At the height of Zimbabwe’s 2019 blackouts, South Africa immigration police would detain buses headed to Zimbabwe carrying hidden solar panels, inverters or mobile phone tower batteries.
An e-waste mountain looms
Smuggling substandard equipment ultimately contributes to Zimbabwe’s waste problem. According to Chitiyo: “Defective solar lanterns and panels are not being properly disposed of in these communities. Most solar panels will end up as toys for the kids to play with.”
“Solar panels are sealed off with glass, most likely the glass will break or get damaged, exposing children and the environment to harmful substances,” he added. Toxic chemicals released from panels may include copper indium selenide, lead and polyvinyl fluoride.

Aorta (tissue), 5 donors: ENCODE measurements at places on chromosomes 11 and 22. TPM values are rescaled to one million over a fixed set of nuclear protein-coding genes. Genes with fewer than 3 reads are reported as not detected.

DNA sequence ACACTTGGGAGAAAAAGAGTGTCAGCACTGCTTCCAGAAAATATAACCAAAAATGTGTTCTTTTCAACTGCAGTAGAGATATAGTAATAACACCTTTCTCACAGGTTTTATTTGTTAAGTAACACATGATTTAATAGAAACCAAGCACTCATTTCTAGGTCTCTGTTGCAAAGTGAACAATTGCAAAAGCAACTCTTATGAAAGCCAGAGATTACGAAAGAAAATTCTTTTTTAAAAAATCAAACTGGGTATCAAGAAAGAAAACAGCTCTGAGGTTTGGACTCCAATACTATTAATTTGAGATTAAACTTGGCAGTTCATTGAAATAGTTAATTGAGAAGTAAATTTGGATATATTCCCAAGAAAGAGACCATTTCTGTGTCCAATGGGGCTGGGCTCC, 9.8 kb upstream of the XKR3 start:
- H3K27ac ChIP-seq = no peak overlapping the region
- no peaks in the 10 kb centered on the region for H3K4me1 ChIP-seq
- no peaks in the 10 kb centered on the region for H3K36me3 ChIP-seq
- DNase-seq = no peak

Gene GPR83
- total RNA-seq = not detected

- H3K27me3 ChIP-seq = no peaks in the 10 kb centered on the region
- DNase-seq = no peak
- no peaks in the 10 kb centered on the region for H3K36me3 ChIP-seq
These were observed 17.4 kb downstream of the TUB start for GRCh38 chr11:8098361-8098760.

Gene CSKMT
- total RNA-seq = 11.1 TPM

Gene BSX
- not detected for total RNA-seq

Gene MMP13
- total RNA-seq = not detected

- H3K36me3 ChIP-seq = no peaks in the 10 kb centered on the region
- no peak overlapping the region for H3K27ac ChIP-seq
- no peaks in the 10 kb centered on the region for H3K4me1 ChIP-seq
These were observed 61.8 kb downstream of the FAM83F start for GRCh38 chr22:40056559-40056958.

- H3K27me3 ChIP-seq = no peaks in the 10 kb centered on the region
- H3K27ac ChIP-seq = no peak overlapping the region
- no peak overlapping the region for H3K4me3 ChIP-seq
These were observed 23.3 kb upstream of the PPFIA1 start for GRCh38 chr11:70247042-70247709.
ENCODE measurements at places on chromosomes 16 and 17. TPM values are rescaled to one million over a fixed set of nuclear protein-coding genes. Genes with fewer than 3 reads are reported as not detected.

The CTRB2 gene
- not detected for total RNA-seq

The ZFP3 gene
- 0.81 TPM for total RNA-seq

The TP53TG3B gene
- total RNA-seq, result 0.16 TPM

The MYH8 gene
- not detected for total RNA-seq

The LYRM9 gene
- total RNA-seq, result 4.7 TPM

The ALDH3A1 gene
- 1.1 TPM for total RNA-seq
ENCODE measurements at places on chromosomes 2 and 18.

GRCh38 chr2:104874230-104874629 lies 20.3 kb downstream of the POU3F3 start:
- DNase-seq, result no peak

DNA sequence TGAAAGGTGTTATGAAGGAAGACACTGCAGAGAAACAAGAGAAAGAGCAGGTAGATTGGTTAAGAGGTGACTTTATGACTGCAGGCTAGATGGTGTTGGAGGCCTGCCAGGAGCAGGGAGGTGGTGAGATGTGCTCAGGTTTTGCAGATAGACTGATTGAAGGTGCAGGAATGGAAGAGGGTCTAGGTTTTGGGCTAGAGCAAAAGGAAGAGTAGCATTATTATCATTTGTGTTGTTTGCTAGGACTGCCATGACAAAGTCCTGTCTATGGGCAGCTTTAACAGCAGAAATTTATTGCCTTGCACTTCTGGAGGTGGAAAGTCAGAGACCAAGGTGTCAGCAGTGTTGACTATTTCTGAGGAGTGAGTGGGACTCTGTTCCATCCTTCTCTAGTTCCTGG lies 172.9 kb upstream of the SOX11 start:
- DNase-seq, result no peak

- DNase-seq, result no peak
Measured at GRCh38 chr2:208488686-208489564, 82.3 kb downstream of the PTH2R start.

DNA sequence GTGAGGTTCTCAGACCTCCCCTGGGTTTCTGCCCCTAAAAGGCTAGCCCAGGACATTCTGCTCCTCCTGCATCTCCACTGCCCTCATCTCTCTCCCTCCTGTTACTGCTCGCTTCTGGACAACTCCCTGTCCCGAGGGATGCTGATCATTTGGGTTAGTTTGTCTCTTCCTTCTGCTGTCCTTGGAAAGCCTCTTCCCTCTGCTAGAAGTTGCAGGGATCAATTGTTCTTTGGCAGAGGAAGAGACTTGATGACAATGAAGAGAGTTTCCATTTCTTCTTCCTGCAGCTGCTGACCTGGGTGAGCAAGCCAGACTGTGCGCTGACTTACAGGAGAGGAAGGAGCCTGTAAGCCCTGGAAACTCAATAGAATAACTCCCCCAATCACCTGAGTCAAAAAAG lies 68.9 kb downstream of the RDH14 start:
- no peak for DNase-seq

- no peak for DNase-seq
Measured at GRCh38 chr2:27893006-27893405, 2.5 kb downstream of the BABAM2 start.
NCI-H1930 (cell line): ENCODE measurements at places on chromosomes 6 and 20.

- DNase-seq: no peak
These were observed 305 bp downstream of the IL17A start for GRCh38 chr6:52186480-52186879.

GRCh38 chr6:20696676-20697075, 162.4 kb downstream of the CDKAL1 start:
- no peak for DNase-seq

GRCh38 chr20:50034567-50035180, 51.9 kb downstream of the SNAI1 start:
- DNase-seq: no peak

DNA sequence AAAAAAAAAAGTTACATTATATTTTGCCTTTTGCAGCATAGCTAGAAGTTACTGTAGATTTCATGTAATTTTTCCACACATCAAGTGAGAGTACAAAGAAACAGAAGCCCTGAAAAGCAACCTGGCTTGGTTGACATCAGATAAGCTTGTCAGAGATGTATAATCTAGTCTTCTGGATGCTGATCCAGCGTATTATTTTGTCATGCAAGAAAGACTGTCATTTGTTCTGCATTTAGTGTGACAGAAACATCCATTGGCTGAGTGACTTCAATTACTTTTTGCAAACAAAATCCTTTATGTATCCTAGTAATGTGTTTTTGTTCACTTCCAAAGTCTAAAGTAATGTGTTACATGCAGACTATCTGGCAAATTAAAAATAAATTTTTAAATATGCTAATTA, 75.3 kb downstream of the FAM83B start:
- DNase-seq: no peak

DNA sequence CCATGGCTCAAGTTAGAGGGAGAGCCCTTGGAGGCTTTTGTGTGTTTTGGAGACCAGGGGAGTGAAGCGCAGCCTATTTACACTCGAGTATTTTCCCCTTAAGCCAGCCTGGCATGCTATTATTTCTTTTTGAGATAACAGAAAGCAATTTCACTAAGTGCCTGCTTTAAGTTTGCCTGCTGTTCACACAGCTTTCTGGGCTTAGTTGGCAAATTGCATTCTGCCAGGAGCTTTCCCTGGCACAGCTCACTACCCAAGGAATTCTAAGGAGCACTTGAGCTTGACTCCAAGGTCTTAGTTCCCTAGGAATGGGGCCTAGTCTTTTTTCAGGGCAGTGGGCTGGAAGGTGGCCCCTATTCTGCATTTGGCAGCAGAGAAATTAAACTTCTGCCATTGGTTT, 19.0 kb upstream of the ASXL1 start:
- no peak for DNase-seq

Chitiyo points to Gimboki, a sprawling, informal settlement on the southern outskirts of Mutare.
“Very few if any of the solar lanterns in this community are still functional. How will they be disposed of? It’s anyone’s guess where the panels will end up… I think we already have an environmental and health problem that will grow in the future,” he said.
Future of solar
Zimbabwe is trying to get a grip on solar power generation. In November 2019, the state agency Zimbabwe Energy Regulating Authority (ZERA) announced plans to establish the country’s first solar testing laboratory as a way of checking the solar panels, inverters, batteries or LED lamps coming into the domestic market. ZERA also said it would maintain an online list of genuine solar traders as a guide for consumers.